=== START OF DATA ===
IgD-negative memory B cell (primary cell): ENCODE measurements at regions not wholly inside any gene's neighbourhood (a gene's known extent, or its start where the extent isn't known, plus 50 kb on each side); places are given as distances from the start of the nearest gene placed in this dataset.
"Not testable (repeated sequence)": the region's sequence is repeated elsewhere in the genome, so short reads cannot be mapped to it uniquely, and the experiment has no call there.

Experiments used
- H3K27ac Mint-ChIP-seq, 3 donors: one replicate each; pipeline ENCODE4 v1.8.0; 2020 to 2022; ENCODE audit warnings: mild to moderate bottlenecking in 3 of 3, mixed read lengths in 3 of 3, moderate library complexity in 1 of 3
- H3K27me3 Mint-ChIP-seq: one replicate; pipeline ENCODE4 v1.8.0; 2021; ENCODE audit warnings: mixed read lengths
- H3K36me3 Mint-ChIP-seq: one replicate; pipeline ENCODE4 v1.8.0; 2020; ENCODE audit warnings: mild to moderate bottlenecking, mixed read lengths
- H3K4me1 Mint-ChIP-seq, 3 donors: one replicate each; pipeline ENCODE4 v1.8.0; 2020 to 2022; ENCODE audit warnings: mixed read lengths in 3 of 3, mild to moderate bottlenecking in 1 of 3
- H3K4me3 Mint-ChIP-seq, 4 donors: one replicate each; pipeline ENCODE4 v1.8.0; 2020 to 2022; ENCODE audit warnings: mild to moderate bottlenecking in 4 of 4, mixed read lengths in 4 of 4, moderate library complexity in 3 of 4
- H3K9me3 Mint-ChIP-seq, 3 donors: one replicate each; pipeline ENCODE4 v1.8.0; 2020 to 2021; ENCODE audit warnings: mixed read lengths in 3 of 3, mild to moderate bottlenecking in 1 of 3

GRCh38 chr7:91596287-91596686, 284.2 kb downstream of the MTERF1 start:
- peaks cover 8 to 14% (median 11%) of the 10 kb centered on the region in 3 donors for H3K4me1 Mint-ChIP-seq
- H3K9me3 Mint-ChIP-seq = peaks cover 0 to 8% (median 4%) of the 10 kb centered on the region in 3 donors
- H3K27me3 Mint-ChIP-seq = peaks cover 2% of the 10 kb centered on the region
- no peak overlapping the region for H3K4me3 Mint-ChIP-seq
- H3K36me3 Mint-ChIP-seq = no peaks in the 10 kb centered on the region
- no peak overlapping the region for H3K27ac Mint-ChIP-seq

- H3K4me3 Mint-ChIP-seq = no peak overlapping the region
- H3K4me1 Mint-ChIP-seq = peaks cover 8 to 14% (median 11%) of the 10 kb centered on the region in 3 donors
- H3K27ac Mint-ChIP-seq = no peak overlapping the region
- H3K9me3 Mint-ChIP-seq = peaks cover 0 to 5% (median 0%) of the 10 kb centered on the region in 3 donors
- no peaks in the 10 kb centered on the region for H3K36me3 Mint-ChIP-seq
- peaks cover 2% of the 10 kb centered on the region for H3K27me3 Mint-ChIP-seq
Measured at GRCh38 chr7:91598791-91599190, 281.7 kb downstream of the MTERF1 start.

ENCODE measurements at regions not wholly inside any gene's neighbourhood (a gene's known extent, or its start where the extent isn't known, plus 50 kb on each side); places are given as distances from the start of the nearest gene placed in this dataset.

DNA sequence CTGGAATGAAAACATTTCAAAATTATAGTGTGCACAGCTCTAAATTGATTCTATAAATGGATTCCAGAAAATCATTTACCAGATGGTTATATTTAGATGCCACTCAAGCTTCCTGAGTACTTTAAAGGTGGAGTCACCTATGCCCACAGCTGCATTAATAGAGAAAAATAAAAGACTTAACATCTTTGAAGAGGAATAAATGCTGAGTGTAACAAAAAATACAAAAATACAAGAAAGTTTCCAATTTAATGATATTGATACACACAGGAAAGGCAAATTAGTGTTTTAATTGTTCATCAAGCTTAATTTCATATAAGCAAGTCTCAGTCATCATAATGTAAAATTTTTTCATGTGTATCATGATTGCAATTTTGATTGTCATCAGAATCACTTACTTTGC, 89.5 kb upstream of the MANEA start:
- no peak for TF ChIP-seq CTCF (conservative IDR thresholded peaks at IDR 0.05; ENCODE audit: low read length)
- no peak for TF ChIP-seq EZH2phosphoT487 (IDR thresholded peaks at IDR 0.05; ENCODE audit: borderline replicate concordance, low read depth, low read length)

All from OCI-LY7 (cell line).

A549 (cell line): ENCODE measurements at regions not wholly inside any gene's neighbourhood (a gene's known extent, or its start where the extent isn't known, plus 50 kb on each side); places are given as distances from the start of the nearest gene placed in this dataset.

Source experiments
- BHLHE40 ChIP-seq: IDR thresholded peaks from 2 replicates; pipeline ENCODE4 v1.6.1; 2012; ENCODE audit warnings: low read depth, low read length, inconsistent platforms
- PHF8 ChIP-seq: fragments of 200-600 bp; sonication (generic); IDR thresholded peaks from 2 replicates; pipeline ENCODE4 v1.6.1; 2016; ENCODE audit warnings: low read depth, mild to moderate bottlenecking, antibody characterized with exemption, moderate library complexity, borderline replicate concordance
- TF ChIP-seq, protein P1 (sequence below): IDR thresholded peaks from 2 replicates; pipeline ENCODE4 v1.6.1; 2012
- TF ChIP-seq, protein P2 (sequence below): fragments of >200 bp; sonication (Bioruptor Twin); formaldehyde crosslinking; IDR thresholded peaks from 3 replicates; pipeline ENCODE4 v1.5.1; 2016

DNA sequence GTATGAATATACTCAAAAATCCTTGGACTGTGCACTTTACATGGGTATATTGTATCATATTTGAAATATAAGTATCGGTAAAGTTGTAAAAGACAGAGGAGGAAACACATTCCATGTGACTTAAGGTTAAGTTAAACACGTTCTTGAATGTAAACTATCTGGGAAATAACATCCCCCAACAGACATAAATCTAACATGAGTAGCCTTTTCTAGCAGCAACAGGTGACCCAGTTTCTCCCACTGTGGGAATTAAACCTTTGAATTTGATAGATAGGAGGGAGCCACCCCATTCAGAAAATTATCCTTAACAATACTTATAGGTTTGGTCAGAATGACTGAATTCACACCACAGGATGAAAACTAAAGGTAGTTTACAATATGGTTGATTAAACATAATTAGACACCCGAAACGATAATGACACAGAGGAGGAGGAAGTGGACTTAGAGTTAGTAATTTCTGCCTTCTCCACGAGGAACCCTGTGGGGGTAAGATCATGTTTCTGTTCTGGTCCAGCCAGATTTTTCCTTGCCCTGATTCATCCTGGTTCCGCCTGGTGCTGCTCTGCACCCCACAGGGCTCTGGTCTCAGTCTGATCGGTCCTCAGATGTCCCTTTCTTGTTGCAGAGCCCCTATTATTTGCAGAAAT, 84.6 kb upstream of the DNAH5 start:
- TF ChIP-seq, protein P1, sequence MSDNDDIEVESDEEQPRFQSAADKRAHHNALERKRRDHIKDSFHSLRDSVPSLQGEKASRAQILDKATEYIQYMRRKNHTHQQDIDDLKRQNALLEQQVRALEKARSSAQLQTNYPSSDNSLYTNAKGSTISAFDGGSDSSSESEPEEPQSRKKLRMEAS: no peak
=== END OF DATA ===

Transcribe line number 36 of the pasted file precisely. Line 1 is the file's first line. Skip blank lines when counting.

- TF ChIP-seq, protein P1, sequence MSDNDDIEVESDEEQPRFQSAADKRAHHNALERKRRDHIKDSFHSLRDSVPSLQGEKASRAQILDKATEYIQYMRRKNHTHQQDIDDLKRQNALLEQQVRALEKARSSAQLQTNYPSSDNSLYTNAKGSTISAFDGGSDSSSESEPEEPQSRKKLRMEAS: no peak